Suffice to say, the personalised video went viral as more and more people noticed that users where sharing something that supposedly encapsulated their time spent on Facebook during the last decade (or however long you'd been using the site with your current identity).
In some ways this is what Facebook does best: it speaks to the narcissist in us. When we see our friends or our contacts posting something personal that they've liked, and by default, recommending that you do the same (or else why share it?), then you have the perfect ingredients for user engagement. Or so we may be led to believe.
The reaction to those video montages has been interesting. Some users, having seen their montage and liked it have then gone on to share it, hoping that their friends will also like it and share their own. This led to a cavalcade of spam in people's newsfeeds as more and more people posted their personalised video.
Several of my friends were quick to complain about this process, and with some justification. These videos are individualised and perhaps not really relevant to anybody other than the individual (or perhaps their significant other). When faced with this 'feed spam' they admonished other users for being so vain or narcissistic.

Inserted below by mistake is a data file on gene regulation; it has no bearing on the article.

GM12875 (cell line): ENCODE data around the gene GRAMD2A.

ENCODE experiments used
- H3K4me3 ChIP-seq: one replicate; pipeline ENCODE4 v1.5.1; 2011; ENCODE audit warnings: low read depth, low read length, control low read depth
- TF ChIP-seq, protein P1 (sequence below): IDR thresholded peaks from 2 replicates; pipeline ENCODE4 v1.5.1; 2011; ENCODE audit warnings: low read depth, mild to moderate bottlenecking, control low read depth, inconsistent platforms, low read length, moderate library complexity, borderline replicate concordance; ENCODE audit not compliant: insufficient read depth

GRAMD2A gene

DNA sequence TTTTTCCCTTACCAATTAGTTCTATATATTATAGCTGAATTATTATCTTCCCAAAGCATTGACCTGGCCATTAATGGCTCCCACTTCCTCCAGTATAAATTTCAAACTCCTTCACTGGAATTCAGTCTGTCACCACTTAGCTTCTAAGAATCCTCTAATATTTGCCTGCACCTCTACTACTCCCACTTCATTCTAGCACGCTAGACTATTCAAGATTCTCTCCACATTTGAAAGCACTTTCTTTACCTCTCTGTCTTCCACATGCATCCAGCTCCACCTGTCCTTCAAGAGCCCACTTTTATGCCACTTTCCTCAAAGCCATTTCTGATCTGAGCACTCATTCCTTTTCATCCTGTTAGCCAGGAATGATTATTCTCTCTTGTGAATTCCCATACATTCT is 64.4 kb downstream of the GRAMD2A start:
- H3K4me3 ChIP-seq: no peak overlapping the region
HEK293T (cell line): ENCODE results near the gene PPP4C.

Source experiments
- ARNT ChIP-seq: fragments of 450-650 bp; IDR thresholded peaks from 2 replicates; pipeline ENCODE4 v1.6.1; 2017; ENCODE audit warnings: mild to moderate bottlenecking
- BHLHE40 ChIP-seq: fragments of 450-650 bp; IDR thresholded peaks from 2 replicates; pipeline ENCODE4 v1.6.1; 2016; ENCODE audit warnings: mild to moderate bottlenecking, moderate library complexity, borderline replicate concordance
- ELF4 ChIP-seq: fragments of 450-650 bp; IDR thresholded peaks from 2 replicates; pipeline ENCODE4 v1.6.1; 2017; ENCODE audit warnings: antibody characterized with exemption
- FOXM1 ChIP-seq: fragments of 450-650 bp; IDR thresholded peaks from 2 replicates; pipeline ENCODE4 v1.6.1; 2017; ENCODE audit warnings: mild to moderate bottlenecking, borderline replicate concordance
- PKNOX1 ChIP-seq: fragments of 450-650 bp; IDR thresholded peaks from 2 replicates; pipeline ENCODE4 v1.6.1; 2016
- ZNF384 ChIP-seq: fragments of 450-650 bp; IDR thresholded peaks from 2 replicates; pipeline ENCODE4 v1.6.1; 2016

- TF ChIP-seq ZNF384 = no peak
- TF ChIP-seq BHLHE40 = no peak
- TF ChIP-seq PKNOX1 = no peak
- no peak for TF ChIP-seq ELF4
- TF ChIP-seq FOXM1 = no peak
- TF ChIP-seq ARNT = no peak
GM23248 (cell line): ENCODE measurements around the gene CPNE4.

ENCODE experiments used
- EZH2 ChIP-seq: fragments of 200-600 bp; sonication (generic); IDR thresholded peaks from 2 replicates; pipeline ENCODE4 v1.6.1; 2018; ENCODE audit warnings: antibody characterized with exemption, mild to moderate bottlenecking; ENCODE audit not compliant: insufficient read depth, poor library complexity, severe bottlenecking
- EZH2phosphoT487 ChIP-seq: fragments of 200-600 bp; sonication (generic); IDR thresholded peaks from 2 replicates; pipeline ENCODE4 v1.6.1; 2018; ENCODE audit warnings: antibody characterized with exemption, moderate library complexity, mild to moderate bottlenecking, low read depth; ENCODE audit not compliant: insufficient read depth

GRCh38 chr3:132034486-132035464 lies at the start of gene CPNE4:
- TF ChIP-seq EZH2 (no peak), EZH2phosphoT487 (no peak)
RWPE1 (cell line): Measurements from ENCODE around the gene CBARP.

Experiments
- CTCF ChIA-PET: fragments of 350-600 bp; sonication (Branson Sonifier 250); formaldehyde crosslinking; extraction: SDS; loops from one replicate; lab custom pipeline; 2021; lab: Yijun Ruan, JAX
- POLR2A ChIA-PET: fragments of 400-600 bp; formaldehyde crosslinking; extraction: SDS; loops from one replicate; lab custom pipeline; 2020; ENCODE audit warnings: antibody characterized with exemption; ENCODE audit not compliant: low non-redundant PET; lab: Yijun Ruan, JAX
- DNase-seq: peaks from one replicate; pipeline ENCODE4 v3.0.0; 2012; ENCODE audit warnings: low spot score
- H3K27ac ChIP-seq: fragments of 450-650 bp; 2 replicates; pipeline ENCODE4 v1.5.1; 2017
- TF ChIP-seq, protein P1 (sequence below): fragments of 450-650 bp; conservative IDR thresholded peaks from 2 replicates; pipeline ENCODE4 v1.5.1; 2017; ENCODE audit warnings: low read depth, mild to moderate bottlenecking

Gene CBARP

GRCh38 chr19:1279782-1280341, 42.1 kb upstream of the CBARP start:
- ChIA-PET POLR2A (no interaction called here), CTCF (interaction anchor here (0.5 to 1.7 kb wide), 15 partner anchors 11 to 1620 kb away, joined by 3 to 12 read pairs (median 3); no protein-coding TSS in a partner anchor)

This highlights two or three interesting and interlinked facets of social media:
One of my 'highlights' was a picture of Iggy Pop with his stomach cropped to be his face - a funny joke from B3ta but certainly not a highlight of the 7 years I've been using the site. Some of the other selections where downright bizarre and included one of those games early (2009?) Facebook users used to play where they tagged you in post, then you had to find a random image and a random Wikipedia post and make an album cover - clearly not a significant part of my life but something that Facebook's algorithm misunderstood as 'relevant' because of its virality.
|Fake album cover (2009)|
This exertion of authority is another aspect of the narcissism that social media can encourage. Expressing dissatisfaction with what others are doing is a classic strategy for asserting that your way is the right way - that you are superior to others. So, by both sharing the personal montage and by berating others for doing so, we've demonstrated some of the most egotistical behaviours that humans are capable of.
The best response is to say nothing. Don't feed the data gathering beast. Perhaps we've had enough of social media and it's time to say goodbye?